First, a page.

But at around 30%, Aza discovers who she really is and the reason why she has been constantly ill. She finds herself suddenly swept up into an entire other world full of strange creatures and stranger society. This would normally be the point where the story kicks into high gear: adventure! mysteries unfolding! True Heritage revealed! Sadly this was exactly when the story started to lag for me. Maybe it’s just me. I mean, SHIPS in the SKY…come on. This is interesting! How can a story start to lose interest when a main character suddenly finds herself part of a secret society of Sky Pirates and Bird People?

I just enjoyed Aza more when she was a pissed off, but sure of who she was, “normal” human teenager. The disorientation of finding Magonia leaves her with a sort of helplessness and struggle for agency that was hard for me to read through. Perfectly understandable, but not exactly compelling reading. I also really, really missed the Aza x Jason dynamic once she is spirited away. I fully admit that that half star is basically because of how awesome Jason is, and he is really awesome, so feel free to take all of these words with a giant grain of salt. This is definitely beautifully written, and absolutely one of the more unique fantasies I’ve read in quite a while. You might just like Sky Pirates and Bird People more than I happened to. If nothing else, this novel will always have Jason. <3 <3

divider vine cropped

the prom goer's interstellar guide

Title: The Prom Goer’s Interstellar Excursion
Author: Chris McCoy
Rating: 3.5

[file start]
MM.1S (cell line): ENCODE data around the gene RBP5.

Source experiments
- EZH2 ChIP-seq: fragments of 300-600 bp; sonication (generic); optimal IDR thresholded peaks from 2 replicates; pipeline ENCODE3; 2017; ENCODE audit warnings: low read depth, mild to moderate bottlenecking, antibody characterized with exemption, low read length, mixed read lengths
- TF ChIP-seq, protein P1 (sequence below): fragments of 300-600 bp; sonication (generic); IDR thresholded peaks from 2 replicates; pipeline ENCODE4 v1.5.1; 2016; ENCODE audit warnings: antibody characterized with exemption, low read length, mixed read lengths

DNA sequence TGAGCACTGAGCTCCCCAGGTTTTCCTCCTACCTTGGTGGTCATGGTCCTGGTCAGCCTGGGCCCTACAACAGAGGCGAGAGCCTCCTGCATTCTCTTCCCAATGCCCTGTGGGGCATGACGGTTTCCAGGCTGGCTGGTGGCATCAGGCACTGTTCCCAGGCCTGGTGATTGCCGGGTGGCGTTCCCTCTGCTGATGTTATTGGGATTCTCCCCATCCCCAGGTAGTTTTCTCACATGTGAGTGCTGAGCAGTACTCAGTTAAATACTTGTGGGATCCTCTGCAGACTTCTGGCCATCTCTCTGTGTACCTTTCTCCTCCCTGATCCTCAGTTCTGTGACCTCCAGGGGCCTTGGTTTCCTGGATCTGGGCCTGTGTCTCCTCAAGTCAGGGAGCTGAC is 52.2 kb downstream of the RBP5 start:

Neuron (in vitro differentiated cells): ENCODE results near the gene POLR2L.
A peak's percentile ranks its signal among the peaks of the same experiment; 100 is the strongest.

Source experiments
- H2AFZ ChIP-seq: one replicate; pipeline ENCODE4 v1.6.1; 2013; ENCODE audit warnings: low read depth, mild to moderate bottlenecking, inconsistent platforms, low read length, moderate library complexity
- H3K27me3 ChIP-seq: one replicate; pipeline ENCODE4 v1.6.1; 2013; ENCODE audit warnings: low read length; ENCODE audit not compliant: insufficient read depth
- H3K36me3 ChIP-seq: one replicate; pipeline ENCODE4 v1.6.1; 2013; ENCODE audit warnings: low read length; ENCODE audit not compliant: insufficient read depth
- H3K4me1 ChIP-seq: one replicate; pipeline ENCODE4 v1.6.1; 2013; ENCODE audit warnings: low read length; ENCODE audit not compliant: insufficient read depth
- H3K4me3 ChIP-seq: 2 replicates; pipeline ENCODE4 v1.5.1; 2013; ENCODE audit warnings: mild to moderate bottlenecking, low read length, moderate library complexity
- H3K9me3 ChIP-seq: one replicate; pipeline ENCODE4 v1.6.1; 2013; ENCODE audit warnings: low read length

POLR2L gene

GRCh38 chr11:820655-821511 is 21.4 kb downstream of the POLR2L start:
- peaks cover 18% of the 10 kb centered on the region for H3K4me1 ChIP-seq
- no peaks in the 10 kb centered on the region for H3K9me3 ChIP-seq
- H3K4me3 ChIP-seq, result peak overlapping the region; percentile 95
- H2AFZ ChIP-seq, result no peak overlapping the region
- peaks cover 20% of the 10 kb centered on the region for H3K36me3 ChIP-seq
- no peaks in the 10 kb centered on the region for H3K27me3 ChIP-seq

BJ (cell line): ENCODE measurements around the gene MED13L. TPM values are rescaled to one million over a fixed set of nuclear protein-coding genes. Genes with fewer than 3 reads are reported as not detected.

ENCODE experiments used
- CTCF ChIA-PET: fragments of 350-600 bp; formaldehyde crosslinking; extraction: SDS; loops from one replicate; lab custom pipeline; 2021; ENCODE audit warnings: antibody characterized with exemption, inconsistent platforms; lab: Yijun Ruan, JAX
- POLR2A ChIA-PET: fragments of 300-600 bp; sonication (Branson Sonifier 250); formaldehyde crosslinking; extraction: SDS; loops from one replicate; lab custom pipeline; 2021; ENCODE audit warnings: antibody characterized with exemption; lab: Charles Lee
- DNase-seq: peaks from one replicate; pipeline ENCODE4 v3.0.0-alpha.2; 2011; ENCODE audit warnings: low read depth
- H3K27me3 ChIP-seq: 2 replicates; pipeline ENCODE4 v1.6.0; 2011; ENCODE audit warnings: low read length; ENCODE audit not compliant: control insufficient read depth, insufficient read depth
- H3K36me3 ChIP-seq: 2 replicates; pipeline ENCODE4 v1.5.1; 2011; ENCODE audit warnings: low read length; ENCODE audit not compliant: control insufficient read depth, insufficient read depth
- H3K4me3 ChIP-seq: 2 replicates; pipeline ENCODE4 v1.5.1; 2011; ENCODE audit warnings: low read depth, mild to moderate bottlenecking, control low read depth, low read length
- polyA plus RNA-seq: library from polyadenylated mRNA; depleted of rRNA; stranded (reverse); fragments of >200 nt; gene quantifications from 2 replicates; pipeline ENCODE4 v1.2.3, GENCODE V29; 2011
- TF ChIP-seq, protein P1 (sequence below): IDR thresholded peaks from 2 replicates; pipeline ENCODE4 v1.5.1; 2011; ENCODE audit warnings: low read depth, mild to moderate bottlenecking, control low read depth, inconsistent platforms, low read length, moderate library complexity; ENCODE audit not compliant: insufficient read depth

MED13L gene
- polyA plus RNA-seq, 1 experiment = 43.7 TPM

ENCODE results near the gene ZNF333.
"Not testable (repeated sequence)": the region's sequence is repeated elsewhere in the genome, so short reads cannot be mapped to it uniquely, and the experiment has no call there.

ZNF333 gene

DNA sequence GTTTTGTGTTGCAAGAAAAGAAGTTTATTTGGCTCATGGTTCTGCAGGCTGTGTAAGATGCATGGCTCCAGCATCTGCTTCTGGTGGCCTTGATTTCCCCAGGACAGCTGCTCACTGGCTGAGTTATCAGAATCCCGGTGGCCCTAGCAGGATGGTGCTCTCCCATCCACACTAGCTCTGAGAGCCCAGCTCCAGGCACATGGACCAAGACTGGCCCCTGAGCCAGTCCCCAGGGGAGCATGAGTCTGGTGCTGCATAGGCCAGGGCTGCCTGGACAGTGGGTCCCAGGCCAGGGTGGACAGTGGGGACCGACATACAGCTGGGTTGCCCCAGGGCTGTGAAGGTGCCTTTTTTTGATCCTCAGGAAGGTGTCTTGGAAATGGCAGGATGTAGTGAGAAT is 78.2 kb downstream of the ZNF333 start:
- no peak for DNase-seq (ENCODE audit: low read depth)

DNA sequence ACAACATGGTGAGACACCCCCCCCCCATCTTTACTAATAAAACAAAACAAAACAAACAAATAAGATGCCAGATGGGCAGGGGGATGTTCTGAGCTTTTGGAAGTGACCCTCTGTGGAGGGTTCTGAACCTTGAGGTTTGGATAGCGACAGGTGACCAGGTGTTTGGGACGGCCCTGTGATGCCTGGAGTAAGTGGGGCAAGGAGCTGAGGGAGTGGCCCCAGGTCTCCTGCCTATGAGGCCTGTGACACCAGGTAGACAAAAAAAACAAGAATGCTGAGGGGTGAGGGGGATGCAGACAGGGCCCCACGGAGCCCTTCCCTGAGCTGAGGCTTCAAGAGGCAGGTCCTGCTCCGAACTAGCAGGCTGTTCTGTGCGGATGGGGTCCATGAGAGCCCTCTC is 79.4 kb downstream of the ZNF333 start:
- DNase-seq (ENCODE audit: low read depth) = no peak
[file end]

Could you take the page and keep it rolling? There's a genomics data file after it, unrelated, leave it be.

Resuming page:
After a lifetime of social stagnation in his New Mexico town, Bennett gets to go to prom with his dream girl, Sophie. Unfortunately, shortly after saying yes, Sophie is abducted by aliens in the middle of the desert. What choice does Bennett have but to hop a ride with a an alien band (they’ve stopped briefly at an In N Out because they have excellent tastes) on an intergalactic tour?

This sweet and light hearted novel reads like both science fiction and contemporary. Bennett and Sophie are dealing with impending graduation and important life decisions. Then she gets whisked away by (nefarious?) aliens. Oh no! It’s also just flat out funny. Honestly, I don’t laugh out loud at a lot of books but I was non-stop smiling with this one. The hijinks that Bennett and the alien band get up to are so ridiculous in the best way possible. All I can tell you is that a performance in the stomach of a Dark Matter Faloptopus is about as dangerous as it sounds.

Also, don’t worry. Sophie is no damsel and can more than hold her own. In fact, she’s long been accepted to Princeton while Bennett flounders on the waitlist. I enjoyed both characters, and their quick fire banter, so much. This is an adorable, imaginative, and hilarious sci-fi adventure that I breezed right through. When you want really funny YA pick this one up.

Advance copies were provided by the publisher for Rook and Magonia


Have you read any of these? Has your interest been piqued? Do you feel a strong and fervent desire to tell me how wrong I am? Please do feel free! :p

kim teal